Sunday, 27 April 2014

Malaysia cannot succeed unless equal opportunity given to non-Muslims, says Obama



Malaysia must ensure non-Muslims in the country also have equal opportunites as its Muslim majority if the Southeast Asian nation wanted to continue prospering, United States President Barack Obama said today of his landmark visit, 48 years after the last American president paid a visit.

"Malaysia won't succeed if the non-Muslims do not have the same opportunity,” Obama said in a townhall meeting for Asean youths at Dewan Tunku Cancelor in University of Malaya in Kuala Lumpur today.

Obama said non-Muslims in Malaysia are currently facing hostility, and some have felt oppressed.
"There shouldn't be reason to discriminate, and you have to make sure that you are speaking out against this in daily life.

And as you emerge as leaders, you should be on the side of politics that brings people together rather than drive them apart," Obama said to cheers from the crowd.

Obama said this today when answering a question from a Myanmar youth on factors of cooperation that can bring Asean together given its diversity.

He pointed out that the biggest source of conflict and war and hardship throughout the world was due to people treating those who were not like them differently.

He said the situation in Myanmar right now was that the country was going through a transition after decades of oppressive government, and it was now trying to open things up, which he said is to be lauded.

"However, the danger now that they are democratising, is that there will be groups inside Myanmar that might organise themselves politically around religious or ethnic identities instead of principles of justice or rule of law and democracy.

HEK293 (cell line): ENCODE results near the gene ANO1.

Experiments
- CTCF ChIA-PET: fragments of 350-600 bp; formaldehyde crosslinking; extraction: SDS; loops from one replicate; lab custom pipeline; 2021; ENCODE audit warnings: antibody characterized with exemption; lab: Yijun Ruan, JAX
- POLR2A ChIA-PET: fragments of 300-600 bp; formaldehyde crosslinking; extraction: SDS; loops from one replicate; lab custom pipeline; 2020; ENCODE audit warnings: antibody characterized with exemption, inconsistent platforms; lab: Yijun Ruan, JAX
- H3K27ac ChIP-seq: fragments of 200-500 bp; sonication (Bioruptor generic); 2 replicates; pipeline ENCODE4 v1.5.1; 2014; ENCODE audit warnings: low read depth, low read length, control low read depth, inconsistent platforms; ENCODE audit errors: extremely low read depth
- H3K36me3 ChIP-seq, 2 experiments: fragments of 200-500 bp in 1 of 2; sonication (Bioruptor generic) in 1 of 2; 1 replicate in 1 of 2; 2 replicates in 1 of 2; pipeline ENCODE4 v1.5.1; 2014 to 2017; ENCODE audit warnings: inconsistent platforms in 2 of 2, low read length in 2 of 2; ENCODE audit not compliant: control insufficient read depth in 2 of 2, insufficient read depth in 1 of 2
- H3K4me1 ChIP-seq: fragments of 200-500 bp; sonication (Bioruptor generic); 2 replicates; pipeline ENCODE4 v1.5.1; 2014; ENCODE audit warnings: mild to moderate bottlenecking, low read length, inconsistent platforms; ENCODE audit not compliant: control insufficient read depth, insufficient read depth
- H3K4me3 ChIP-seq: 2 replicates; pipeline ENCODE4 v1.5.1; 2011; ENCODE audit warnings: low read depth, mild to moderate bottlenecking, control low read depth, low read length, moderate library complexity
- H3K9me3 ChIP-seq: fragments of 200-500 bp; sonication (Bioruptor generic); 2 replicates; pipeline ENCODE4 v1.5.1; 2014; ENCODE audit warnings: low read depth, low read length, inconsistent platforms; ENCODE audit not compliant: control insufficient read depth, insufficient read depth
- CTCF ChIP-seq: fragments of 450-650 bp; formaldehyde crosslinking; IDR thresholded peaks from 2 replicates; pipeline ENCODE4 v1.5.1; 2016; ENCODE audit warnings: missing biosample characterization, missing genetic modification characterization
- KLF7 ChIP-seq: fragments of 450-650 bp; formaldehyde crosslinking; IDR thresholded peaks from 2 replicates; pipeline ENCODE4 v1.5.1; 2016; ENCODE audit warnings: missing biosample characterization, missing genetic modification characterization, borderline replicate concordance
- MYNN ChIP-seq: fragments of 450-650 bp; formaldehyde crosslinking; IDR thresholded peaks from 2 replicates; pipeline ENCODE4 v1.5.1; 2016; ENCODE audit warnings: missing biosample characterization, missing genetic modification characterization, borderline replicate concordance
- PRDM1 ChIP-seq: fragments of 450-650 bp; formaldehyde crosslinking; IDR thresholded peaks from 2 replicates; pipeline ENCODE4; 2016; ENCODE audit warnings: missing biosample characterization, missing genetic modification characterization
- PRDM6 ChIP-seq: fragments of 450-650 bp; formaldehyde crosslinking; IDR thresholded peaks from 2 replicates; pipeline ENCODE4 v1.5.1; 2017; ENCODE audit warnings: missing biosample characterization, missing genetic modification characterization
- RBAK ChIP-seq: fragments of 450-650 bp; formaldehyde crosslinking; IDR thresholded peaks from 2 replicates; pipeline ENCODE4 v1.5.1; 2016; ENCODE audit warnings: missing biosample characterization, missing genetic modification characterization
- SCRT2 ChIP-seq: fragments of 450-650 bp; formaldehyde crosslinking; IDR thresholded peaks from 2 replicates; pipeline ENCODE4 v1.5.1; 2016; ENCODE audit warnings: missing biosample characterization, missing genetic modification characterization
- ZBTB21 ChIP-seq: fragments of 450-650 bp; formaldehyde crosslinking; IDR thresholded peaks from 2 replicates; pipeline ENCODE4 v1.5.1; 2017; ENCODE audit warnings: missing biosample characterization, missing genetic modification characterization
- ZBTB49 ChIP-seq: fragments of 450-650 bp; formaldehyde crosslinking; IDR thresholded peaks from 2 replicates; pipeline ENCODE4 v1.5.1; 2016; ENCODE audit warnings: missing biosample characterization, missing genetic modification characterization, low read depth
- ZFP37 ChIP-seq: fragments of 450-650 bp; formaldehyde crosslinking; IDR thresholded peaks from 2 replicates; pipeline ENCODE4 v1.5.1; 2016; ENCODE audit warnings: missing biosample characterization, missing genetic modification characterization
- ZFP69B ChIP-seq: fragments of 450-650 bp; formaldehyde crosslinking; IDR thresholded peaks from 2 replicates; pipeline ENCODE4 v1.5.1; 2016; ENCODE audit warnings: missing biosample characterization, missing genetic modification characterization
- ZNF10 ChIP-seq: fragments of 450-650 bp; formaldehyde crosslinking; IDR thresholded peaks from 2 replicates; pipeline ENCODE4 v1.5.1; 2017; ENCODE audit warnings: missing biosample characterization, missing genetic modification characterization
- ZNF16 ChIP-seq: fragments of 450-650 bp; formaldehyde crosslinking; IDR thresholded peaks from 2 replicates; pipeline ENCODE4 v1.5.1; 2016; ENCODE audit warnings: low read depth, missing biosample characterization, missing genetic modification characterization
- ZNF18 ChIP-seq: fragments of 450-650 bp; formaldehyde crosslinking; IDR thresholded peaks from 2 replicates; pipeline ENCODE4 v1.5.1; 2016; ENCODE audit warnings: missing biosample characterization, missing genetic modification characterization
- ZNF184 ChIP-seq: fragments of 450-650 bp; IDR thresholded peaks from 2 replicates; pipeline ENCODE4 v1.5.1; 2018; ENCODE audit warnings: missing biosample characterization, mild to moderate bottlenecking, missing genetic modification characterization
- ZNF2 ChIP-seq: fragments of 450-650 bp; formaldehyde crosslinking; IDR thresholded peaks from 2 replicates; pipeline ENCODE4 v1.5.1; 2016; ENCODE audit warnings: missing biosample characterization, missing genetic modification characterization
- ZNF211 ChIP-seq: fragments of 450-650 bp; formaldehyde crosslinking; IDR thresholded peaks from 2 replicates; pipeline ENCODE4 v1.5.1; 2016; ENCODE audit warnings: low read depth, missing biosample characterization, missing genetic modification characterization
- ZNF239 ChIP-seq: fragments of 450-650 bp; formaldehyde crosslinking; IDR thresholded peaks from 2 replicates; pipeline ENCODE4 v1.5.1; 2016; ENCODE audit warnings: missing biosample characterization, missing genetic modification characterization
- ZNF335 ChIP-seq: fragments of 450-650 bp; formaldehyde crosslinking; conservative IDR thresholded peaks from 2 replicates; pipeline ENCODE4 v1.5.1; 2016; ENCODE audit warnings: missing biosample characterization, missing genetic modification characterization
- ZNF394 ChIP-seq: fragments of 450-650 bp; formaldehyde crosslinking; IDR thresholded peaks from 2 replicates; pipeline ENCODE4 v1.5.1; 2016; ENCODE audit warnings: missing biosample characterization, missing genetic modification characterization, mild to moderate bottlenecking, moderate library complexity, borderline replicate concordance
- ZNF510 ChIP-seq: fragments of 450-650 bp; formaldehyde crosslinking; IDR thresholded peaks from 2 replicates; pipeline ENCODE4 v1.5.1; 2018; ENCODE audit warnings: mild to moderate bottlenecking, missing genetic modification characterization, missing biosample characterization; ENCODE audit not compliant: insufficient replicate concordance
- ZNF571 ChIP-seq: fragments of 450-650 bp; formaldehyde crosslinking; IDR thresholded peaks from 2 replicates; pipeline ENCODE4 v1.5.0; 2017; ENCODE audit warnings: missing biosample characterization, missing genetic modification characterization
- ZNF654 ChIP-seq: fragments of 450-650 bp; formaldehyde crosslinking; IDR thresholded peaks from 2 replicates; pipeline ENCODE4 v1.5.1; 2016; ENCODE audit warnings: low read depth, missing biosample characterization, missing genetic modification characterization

And you can actually see conflict that would move Myanmar in a bad direction," he said, adding that one of the problems in Myanmar was that the rights of its minority Muslim community were not protected.

Obama then added that the situation was not unique to Myanmar, and that in Malaysia, which had a majority Muslim population, there were instances where those who were not Muslims found themselves experiencing hostility.

He also said that even in the US, historically, the biggest conflicts arose around race, but over the course of generations the situation had improved, to the point that he could be elected as a president.
"All of us have within us biasness and prejudices against people who are not like us or people who are not raised in the same faith or come from different backgrounds, but the world is shrinking and getting smaller.

"You could think that way when living separately in villages and tribes and did not have contact with each other.

“But with the internet and smartphones, cultures all colliding, no country is going to succeed if part of its population is sidelined and being discriminated against," he added.

He then went on to say that similarly, Malaysia would also not succeed if non-Muslims were not given the opportunity, while the same would happen in Myanmar if the Muslim population was oppressed.

"Malaysia won't succeed if non-muslims don't have equal opportunity, Myanmar won’t succeed if the muslim population is oppressed.

"No society is going to succeed if half your population made up of women are not getting the same education and employment opportunities as men too," he added.

As such, he called on youths to embrace culture and be proud of who they were, while also appreciating differences in languages, food and how differently one worshipped God, adding that these were things to be proud of and not a tool to look down on a person.

He also called on the new generation to stand in "other people's shoes and look at things through their eyes".

Obama said that almost every religion teaches the basic principle of "do unto others as you want others to do unto you" and to "treat people the way you want to be treated".